in reply to Unusual Closure Behaviour

$x should dissapear when it leaves the scope of foo. Why isn't this happening? Seems like the table is keeping it. If you take out the if undef the variable keeps on being redefined and reset. Could be useful for recursion :)


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Re: Re: Unusual Closure Behaviour
by HyperZonk (Friar) on Jul 12, 2001 at 17:34 UTC
    $x should not disappear outside the scope of foo. my $x if undef; means that $x is not local; the my, though noted at compile time (mainly to prevent strict complaints), does not actually produce a scoping effect until run-time (if I understand the perldocs correctly). Therefore, the my $x is never evaluated for scoping purposes, since undef is always false.
      HyperZonk and Synapse0 have both suggested that the my is being ignored and all that is happenning is that $x is simply global.

      It's a good theory, and certainly what I thought when I first looked at it. But it's easy to see that this isn't true: try comparing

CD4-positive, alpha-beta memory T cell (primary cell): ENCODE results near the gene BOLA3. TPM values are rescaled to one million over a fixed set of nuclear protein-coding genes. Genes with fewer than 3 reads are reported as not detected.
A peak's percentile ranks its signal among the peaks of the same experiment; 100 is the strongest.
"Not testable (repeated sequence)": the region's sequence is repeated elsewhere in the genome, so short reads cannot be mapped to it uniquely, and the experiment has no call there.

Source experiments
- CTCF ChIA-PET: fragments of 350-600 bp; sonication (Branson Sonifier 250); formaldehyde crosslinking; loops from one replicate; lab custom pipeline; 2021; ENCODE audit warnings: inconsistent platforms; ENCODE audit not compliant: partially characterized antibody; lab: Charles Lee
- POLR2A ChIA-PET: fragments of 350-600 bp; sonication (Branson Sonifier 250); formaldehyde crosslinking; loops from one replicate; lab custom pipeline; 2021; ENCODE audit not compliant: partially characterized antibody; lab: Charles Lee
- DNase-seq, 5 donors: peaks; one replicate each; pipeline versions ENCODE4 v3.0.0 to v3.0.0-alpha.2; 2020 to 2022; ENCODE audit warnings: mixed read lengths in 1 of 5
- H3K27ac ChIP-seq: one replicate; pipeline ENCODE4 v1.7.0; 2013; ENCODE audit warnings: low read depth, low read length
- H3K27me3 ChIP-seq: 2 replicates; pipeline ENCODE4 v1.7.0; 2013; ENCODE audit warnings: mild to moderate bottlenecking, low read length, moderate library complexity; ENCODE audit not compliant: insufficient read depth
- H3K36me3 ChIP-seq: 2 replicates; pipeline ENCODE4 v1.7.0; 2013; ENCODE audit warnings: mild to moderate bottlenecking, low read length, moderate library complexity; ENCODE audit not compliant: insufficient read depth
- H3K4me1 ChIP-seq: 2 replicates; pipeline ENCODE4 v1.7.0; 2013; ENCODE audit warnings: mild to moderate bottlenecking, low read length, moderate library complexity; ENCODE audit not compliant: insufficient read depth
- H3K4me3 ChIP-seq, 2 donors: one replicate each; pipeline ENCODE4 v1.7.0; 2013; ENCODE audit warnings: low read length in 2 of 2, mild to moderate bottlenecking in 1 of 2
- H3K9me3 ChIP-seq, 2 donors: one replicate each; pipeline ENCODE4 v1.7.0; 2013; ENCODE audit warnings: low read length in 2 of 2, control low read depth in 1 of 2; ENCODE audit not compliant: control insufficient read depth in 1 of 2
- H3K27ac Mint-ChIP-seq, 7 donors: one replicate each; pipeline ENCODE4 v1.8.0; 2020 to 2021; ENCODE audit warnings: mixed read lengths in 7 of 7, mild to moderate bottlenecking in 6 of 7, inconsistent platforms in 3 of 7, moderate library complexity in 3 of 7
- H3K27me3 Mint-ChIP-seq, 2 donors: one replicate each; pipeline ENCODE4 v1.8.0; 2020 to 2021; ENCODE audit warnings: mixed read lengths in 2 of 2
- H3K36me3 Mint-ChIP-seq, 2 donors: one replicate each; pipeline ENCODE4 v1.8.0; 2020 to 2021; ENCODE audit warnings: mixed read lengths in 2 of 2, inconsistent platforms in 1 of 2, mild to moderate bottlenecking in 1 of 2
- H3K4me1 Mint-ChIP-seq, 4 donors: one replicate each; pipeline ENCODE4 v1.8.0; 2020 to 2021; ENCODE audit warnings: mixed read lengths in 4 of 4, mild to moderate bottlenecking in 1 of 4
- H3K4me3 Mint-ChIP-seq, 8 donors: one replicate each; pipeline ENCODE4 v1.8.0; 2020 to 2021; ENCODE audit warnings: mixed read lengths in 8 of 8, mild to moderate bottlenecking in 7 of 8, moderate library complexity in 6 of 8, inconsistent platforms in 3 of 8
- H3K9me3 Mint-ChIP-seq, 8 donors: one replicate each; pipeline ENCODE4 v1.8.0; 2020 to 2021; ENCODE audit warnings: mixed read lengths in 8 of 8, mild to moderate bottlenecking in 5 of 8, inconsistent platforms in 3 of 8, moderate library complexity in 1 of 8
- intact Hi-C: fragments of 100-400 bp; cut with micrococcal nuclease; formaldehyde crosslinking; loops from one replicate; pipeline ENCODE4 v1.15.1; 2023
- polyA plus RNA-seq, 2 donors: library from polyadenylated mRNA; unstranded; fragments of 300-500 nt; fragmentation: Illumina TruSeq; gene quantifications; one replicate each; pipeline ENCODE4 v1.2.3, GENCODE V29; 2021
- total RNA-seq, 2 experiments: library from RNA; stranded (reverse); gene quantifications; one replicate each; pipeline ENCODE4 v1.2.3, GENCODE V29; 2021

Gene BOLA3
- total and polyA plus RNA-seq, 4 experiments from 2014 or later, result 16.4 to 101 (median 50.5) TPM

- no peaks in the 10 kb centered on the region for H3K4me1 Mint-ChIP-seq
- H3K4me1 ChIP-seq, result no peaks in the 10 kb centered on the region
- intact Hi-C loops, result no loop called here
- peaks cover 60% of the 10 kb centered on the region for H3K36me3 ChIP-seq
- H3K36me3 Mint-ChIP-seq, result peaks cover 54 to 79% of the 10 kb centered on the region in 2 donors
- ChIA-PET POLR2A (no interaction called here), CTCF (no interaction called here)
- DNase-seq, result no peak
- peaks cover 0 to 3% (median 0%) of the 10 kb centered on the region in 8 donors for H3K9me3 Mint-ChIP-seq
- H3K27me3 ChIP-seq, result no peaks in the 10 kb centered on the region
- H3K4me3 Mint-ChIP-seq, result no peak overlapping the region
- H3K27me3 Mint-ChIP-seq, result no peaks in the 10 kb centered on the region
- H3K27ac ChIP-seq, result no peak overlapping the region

sub foo{ my $x if 0; print "FOO: ", $x++, "\n"; } sub bar{ my $x if 0; print "BAR: ", $x--, "\n"; } foo, bar for (1..10);
      sub foo{ print "FOO: ", $x++, "\n"; } sub bar{ print "BAR: ", $x--, "\n"; } foo, bar for (1..10);

      I reckon the real reason is the explanation given by Abigail.

      Now I don't think I would ever write my $x if 0 unless I wanted to get the sack for writing obscure code, but how about:

      sub STATIC_VARIABLE{ 0 } sub foo{ STATIC_VARIABLE && my $x; print "FOO: ", $x++, "\n"; }
      would that be difficult to understand? Would it carry on working in the future?

      -- iakobski

        Obscure stuff indeed. I think that Abigail was indeed correct. I suppose I should have actually tested my hypotheses in code, like you did. <blush>

        It seems that, despite what the perlref docs seem to say, the scoping of the variable is done at compile time, but the variable's reinitialization is done at run-time. Well, I guess we should expect at least the first since it is a lexical, right?

        In any case, because of the compile-time scoping, we end up with a local via my no matter if the line in which it is declared will ever run or not. But the initialization never runs because of the permanently false conditional at the point at which the run-time must run initialization code. Actually, I suspect that we should expect this behavior because data scoping is easily done at compile, but initialization must be done at run-time.

        Now, I think that this could be considered a feature for those savvy to this rather bizarre behavior. And I like the recommended usage from iakobski. But I would put a comment in at the STATIC_VARIABLE declaration, in case the script needs to be maintained by a non-monk.